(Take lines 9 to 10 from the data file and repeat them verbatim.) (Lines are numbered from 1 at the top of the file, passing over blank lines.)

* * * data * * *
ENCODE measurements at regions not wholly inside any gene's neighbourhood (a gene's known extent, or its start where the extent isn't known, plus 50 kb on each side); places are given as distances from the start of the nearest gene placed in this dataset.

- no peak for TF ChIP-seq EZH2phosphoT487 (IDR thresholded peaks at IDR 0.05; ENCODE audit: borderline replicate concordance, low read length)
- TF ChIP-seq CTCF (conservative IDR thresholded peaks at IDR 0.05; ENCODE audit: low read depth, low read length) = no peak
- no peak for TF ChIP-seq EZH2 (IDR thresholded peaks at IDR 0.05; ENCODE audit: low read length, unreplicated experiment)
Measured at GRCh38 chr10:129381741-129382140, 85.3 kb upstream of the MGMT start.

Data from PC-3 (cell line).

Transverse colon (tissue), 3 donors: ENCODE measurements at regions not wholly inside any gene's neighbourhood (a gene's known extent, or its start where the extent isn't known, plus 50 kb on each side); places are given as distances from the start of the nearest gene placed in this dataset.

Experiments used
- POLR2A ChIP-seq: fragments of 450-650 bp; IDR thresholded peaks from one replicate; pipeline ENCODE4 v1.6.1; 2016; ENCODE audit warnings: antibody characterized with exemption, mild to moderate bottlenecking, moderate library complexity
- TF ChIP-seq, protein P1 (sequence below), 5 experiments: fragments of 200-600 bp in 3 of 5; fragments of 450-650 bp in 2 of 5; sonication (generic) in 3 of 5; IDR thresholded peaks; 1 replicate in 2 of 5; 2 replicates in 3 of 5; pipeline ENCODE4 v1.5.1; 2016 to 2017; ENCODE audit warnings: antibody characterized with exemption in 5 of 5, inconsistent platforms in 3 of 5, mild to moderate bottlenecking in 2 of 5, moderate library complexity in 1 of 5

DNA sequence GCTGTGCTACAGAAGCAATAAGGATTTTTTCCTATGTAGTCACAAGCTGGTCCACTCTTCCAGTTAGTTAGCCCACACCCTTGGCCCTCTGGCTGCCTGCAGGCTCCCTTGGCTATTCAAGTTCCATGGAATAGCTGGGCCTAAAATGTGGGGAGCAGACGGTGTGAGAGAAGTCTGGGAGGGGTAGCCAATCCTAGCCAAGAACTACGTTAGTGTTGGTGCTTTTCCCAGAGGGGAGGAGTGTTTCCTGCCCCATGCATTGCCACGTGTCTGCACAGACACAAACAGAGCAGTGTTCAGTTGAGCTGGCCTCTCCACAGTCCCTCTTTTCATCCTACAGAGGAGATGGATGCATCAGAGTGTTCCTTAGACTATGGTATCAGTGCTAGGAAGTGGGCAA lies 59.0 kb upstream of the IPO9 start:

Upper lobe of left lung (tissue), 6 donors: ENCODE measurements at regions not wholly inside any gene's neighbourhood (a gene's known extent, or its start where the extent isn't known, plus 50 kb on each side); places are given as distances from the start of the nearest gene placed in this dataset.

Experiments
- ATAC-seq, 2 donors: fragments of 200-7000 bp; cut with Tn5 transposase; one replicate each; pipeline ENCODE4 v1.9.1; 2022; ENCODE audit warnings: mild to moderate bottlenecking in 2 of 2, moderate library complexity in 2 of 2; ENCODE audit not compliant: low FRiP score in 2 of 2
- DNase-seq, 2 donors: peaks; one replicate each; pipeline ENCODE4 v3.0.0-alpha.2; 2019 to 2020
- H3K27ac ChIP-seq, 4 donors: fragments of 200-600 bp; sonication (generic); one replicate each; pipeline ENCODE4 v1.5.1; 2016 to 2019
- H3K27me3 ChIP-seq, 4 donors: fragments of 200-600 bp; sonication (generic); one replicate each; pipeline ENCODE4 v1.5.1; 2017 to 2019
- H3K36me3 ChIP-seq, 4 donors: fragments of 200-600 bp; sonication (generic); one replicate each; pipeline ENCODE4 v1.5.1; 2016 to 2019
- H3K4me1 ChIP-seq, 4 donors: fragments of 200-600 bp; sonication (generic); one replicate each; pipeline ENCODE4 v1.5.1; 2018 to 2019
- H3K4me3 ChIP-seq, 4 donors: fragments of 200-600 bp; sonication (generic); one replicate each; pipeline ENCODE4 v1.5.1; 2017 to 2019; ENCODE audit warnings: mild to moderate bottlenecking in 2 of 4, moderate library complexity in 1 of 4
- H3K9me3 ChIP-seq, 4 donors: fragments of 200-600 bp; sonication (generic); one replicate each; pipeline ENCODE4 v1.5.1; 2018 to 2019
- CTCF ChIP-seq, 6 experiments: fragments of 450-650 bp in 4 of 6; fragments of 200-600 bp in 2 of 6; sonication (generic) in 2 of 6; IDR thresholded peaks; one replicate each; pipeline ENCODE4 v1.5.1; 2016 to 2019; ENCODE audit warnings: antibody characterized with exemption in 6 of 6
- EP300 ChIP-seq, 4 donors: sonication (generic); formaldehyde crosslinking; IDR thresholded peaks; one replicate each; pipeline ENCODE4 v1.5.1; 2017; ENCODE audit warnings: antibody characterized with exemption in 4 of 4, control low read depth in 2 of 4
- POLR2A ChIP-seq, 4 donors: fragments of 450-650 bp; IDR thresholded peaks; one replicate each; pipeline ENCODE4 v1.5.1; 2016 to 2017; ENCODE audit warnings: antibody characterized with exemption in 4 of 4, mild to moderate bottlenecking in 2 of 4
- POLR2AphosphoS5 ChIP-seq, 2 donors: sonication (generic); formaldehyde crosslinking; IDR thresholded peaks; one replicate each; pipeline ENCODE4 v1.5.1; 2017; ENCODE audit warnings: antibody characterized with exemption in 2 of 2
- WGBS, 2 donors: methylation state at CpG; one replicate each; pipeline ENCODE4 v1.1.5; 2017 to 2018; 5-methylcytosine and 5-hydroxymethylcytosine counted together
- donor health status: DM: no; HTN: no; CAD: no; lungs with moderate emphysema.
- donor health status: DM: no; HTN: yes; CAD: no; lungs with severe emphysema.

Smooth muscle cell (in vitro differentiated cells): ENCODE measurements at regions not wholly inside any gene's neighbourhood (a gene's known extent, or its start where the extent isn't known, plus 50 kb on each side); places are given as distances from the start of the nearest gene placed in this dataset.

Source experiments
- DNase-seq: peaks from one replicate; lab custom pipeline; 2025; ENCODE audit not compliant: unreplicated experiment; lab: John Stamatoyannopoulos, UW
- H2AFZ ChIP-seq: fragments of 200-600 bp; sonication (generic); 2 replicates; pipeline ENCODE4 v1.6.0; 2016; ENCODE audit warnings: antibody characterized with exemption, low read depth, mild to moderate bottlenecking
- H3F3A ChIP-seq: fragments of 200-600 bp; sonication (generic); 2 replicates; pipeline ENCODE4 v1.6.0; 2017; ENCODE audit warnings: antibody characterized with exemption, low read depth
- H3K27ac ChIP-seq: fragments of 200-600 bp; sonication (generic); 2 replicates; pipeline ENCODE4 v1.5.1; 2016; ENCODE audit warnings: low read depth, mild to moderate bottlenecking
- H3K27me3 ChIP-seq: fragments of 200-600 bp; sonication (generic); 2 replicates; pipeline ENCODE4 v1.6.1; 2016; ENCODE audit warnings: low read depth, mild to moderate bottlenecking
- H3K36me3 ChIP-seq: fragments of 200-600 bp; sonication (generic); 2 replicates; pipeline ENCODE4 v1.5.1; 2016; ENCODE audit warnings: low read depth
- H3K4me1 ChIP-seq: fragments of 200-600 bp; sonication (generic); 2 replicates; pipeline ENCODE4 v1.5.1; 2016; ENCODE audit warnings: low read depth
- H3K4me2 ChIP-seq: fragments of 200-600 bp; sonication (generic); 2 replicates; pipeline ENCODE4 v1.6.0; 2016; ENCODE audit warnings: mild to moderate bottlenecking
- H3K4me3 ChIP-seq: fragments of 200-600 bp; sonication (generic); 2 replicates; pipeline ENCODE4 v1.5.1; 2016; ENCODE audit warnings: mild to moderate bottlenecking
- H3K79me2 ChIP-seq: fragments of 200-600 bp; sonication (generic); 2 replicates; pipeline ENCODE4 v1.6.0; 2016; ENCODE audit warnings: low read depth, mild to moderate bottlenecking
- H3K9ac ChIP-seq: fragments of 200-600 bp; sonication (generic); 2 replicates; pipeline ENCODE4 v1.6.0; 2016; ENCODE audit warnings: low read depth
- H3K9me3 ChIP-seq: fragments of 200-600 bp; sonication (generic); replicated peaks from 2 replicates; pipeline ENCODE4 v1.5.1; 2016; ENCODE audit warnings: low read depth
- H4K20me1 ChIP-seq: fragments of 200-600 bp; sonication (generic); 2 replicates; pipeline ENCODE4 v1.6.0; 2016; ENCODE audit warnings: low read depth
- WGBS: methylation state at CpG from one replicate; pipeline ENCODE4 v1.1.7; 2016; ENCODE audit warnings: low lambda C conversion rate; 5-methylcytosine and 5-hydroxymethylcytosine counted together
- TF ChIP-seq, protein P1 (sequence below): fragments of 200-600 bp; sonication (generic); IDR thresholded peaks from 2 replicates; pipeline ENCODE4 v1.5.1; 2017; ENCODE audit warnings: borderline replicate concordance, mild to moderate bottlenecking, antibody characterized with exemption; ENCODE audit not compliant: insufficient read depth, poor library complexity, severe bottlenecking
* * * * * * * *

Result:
- POLR2A ChIP-seq: fragments of 450-650 bp; IDR thresholded peaks from one replicate; pipeline ENCODE4 v1.6.1; 2016; ENCODE audit warnings: antibody characterized with exemption, mild to moderate bottlenecking, moderate library complexity
- TF ChIP-seq, protein P1 (sequence below), 5 experiments: fragments of 200-600 bp in 3 of 5; fragments of 450-650 bp in 2 of 5; sonication (generic) in 3 of 5; IDR thresholded peaks; 1 replicate in 2 of 5; 2 replicates in 3 of 5; pipeline ENCODE4 v1.5.1; 2016 to 2017; ENCODE audit warnings: antibody characterized with exemption in 5 of 5, inconsistent platforms in 3 of 5, mild to moderate bottlenecking in 2 of 5, moderate library complexity in 1 of 5